A Few Resolutions for 2018

by Charles Hugh-Smith
Here are some resolutions I’m pondering adding to my daily routines.

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Since “We are what we repeatedly do” (attributed to Aristotle), i.e. we are what we do every day, resolutions have little consequence until they become daily habits. With that in mind, here are some resolutions I’m pondering adding to my daily routines:
1. Mourn what is lost but celebrate what remains.
2. Learn from the past but look to the future.
3. Get rid of something every week that I no longer use/am unlikely to use.
4. Don’t wait for someone else to clean up a mess; clean it up myself.
5. Make my own five-year plan; lay out what I need to learn and invest to reach these goals.
6. Forgive others, and myself.
7. Get stronger, not meaner.
8. Create more, ask for less.
9. Grow more food/lavish more care on my fruit trees.
10. Build more stuff.
11. Promote what I believe are scale-invariant solutions: the community/social economy, and CLIME (Community Labor Integrated Money Economy).
12. Seek out and nurture beauty in all its manifestations.
A New Year’s Dare: a handful of hardy souls have listened to the entire 23 minuteKitchen Sink Concerto #1 I recorded in 2017 with my friend S.T. Do you have what it takes to listen to the whole darn concerto? (Go ahead and skip around, you might find something you like….)

My new book Money and Work Unchained is $9.95 for the Kindle ebook and $20 for the print edition.
Read the first section for free in PDF format.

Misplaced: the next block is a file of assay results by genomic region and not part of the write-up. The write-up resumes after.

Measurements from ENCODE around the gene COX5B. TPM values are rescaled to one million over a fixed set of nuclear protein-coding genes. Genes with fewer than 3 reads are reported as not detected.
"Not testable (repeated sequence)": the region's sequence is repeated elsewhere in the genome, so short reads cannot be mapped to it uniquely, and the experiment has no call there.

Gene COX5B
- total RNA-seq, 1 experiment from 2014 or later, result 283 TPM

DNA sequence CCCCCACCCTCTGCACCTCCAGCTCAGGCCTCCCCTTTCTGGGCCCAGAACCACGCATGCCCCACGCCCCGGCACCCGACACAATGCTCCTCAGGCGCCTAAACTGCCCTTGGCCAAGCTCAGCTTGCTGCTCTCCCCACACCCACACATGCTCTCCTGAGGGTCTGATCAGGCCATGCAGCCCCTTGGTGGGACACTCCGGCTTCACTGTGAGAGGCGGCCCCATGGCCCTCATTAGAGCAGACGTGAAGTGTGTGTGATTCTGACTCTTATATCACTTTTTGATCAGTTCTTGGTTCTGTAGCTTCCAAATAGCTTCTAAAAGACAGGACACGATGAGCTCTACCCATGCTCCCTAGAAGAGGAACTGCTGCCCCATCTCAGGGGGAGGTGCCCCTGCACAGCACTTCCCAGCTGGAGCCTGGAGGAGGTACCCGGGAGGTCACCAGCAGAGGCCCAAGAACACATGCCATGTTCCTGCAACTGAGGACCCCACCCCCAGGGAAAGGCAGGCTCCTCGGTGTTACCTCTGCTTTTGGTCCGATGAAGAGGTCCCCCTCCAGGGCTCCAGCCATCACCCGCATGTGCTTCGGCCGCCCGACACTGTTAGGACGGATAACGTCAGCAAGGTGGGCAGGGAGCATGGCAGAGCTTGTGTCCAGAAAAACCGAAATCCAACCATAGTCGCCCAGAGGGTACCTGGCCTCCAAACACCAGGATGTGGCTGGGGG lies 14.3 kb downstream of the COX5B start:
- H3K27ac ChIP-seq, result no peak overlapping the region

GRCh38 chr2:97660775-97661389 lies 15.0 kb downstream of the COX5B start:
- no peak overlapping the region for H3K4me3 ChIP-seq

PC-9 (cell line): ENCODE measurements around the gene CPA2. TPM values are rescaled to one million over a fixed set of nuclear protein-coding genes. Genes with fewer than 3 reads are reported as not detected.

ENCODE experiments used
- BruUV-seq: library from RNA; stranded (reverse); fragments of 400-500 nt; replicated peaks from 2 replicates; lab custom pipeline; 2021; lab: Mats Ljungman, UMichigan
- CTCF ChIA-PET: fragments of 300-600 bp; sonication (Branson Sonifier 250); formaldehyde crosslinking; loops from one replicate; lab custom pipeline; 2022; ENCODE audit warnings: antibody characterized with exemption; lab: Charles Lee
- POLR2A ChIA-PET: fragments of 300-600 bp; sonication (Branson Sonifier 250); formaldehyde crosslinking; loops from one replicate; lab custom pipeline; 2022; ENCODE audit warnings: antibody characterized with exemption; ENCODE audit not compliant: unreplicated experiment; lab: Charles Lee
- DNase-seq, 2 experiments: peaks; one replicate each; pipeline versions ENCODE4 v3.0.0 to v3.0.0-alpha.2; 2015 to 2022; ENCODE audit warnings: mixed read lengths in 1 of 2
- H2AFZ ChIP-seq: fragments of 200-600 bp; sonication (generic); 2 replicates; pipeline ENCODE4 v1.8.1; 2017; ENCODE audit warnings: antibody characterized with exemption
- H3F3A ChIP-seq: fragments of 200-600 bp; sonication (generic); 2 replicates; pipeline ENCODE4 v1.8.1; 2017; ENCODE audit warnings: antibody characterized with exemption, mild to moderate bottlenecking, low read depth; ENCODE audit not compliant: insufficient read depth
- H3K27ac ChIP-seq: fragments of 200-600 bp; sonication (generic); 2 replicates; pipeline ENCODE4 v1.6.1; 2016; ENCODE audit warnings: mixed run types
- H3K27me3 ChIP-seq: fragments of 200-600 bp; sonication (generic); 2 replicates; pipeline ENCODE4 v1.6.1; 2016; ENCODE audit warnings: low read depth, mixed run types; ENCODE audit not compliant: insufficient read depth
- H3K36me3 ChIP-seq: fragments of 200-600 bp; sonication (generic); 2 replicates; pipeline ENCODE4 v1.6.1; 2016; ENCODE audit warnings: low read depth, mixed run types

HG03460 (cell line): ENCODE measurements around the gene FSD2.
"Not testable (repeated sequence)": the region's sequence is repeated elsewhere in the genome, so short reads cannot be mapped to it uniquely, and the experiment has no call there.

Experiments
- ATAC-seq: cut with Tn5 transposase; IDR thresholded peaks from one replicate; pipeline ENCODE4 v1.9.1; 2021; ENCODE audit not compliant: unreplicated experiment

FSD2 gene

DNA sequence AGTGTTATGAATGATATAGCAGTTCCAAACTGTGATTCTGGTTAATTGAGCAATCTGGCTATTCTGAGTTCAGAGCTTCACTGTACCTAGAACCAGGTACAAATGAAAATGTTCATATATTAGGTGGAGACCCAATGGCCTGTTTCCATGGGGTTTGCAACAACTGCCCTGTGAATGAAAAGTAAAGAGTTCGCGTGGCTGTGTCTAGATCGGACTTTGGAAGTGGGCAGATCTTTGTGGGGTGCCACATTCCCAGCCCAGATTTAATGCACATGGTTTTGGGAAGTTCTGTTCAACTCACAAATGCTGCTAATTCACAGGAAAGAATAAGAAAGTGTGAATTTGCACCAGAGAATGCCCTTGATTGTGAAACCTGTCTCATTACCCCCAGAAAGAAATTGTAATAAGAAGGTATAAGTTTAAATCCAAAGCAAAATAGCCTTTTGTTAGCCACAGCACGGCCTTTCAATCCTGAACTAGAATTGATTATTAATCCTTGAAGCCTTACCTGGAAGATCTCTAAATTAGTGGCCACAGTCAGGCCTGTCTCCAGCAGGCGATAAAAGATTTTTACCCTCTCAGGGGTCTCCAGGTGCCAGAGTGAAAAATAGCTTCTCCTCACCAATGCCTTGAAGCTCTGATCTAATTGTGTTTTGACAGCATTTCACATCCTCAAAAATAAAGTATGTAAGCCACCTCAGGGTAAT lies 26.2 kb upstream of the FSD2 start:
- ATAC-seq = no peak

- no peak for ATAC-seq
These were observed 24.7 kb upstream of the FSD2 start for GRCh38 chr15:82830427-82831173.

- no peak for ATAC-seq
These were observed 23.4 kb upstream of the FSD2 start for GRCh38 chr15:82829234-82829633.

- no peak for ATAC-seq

If you found value in this content, please join me in seeking solutions by becoming a $1/month patron of my work via patreon.com.

(Kindle ebook $9.95, print $20 )

This is the most important book I have written. It started when I asked myself a question: when we dream of the future of our society, are we hoping for the right things?
The current conventional-wisdom view of our soon-to-be future is rose-tinted: automation will free millions of people from the drudgery of work, then by taxing the robots doing all the work, we can pay everyone Universal Basic Income (UBI), enabling a life of leisure and artistic pursuit for all. The result: A future of Universal Happiness.
But is this accurate? Is this what UBI is actually capable of doing? More importantly, is this what we want?
And even more importantly: will this “future” be our best future? Will it account for and manage the practicalities of work, money and automation, given the limits of endless growth on a finite planet?
Money and Work Unchained drags the now-popular concept of Universal Basic Income (UBI) from the shadows of Pundit blather into a harsh, illuminating light, and in doing so presents an entirely new view of the future that upends our conventional, foundational, understanding of work and money.
This book lays out a practical pathway that realigns work, money and human fulfillment into a sustainable system that sheds the inequalities and injustices of the status quo in favor of a human-scale way of living.
And – it gives us a future to truly hope for.
Kindle ebook $9.95, print $20)


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